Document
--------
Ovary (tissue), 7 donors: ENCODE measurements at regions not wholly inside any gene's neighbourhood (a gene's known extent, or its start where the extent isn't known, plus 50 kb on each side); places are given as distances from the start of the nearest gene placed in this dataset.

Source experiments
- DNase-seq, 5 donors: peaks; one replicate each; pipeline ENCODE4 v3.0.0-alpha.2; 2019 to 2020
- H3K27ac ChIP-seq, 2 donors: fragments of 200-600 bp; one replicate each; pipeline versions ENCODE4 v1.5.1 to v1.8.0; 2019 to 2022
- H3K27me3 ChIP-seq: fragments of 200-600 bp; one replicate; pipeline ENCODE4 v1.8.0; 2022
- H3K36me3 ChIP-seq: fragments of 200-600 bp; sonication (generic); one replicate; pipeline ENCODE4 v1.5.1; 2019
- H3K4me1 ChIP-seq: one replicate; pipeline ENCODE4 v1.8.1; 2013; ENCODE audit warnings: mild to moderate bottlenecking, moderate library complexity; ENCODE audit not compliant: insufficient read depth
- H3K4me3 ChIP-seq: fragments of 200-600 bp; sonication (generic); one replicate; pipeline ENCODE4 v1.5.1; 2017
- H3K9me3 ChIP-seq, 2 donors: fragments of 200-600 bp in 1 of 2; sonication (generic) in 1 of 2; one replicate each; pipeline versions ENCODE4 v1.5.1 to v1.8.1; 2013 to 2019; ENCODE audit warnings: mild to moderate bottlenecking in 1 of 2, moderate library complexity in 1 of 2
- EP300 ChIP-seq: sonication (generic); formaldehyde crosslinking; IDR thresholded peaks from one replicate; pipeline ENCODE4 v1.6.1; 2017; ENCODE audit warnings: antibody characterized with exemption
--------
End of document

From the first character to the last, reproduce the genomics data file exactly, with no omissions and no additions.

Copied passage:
Ovary (tissue), 7 donors: ENCODE measurements at regions not wholly inside any gene's neighbourhood (a gene's known extent, or its start where the extent isn't known, plus 50 kb on each side); places are given as distances from the start of the nearest gene placed in this dataset.

Source experiments
- DNase-seq, 5 donors: peaks; one replicate each; pipeline ENCODE4 v3.0.0-alpha.2; 2019 to 2020
- H3K27ac ChIP-seq, 2 donors: fragments of 200-600 bp; one replicate each; pipeline versions ENCODE4 v1.5.1 to v1.8.0; 2019 to 2022
- H3K27me3 ChIP-seq: fragments of 200-600 bp; one replicate; pipeline ENCODE4 v1.8.0; 2022
- H3K36me3 ChIP-seq: fragments of 200-600 bp; sonication (generic); one replicate; pipeline ENCODE4 v1.5.1; 2019
- H3K4me1 ChIP-seq: one replicate; pipeline ENCODE4 v1.8.1; 2013; ENCODE audit warnings: mild to moderate bottlenecking, moderate library complexity; ENCODE audit not compliant: insufficient read depth
- H3K4me3 ChIP-seq: fragments of 200-600 bp; sonication (generic); one replicate; pipeline ENCODE4 v1.5.1; 2017
- H3K9me3 ChIP-seq, 2 donors: fragments of 200-600 bp in 1 of 2; sonication (generic) in 1 of 2; one replicate each; pipeline versions ENCODE4 v1.5.1 to v1.8.1; 2013 to 2019; ENCODE audit warnings: mild to moderate bottlenecking in 1 of 2, moderate library complexity in 1 of 2
- EP300 ChIP-seq: sonication (generic); formaldehyde crosslinking; IDR thresholded peaks from one replicate; pipeline ENCODE4 v1.6.1; 2017; ENCODE audit warnings: antibody characterized with exemption